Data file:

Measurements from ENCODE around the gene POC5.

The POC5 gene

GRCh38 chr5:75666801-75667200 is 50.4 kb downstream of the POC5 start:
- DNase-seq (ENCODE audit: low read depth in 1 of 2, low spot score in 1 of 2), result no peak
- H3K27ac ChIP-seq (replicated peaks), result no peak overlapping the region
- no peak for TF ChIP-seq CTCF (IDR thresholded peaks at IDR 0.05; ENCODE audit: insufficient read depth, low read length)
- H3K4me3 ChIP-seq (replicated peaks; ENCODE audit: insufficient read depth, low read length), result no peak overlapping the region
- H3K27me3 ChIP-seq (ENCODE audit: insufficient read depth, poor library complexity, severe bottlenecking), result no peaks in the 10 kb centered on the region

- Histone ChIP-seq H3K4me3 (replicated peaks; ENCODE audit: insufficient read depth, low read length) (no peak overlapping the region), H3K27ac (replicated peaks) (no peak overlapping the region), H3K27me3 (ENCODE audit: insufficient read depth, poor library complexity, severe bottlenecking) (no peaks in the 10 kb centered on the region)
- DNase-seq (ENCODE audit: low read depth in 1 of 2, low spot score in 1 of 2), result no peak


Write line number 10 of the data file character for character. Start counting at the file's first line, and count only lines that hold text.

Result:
- DNase-seq (ENCODE audit: low read depth in 1 of 2, low spot score in 1 of 2), result no peak